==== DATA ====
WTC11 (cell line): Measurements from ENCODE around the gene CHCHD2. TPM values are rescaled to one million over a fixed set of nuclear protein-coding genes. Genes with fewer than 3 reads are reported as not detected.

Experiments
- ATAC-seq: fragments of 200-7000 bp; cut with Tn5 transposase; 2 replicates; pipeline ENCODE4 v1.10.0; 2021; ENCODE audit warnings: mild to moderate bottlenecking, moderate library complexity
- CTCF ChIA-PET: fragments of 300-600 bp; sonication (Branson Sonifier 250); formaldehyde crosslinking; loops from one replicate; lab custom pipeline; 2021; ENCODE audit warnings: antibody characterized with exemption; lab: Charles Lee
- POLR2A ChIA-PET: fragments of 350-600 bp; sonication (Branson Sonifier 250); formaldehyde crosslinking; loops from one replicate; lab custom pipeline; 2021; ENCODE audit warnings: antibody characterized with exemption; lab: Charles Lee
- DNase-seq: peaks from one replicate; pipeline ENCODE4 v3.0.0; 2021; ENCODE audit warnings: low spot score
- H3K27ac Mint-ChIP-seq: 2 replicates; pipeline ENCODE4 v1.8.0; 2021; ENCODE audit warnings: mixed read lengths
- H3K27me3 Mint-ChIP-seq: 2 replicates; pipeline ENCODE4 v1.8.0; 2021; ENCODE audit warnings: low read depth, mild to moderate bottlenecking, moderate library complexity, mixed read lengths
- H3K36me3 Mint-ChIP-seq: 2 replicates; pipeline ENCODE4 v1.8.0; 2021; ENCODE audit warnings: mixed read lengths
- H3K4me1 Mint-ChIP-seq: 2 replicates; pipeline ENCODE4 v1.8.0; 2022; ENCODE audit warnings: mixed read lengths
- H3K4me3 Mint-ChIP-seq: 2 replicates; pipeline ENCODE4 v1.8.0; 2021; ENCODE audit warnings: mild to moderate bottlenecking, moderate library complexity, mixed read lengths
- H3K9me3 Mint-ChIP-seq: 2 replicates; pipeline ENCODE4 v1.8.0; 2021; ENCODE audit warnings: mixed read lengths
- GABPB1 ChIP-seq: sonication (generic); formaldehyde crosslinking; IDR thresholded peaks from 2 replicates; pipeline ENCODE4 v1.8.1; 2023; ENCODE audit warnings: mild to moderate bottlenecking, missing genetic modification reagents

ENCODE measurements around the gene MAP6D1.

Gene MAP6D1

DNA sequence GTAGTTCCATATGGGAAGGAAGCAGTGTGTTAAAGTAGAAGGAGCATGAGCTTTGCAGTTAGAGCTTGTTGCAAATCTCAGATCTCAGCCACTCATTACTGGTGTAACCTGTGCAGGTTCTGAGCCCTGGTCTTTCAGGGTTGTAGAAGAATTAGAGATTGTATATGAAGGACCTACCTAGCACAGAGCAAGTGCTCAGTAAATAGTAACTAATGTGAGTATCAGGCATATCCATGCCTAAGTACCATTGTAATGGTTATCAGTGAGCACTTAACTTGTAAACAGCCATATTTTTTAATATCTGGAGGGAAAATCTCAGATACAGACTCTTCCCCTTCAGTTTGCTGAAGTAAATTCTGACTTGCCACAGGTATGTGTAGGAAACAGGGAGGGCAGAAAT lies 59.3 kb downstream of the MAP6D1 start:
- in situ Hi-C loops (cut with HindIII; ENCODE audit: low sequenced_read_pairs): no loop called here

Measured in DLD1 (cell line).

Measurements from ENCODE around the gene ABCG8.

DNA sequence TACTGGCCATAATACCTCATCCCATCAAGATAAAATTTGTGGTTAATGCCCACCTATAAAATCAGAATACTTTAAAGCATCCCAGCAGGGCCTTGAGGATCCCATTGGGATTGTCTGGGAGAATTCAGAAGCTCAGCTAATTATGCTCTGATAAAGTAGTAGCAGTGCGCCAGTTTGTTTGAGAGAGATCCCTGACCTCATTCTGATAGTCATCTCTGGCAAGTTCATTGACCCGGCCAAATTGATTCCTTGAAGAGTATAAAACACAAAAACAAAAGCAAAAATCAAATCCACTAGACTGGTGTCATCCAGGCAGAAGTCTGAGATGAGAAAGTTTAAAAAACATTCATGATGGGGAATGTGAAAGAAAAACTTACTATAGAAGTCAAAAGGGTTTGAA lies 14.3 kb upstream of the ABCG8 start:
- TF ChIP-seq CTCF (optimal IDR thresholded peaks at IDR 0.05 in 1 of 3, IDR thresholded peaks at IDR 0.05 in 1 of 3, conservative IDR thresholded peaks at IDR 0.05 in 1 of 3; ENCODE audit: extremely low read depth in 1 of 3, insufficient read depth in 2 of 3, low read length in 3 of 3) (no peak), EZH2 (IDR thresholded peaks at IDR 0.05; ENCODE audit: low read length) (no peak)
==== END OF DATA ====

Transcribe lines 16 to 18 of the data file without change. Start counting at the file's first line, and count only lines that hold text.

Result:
DNA sequence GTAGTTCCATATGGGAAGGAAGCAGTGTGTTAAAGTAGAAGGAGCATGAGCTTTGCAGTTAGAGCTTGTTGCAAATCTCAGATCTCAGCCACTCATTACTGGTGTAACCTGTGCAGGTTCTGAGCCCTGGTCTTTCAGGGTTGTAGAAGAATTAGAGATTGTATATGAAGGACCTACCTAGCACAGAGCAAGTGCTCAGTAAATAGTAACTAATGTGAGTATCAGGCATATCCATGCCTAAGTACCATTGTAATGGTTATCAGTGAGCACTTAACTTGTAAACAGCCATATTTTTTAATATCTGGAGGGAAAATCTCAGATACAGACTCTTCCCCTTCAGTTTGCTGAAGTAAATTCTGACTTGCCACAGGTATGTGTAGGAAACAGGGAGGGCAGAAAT lies 59.3 kb downstream of the MAP6D1 start:
- in situ Hi-C loops (cut with HindIII; ENCODE audit: low sequenced_read_pairs): no loop called here

Measured in DLD1 (cell line).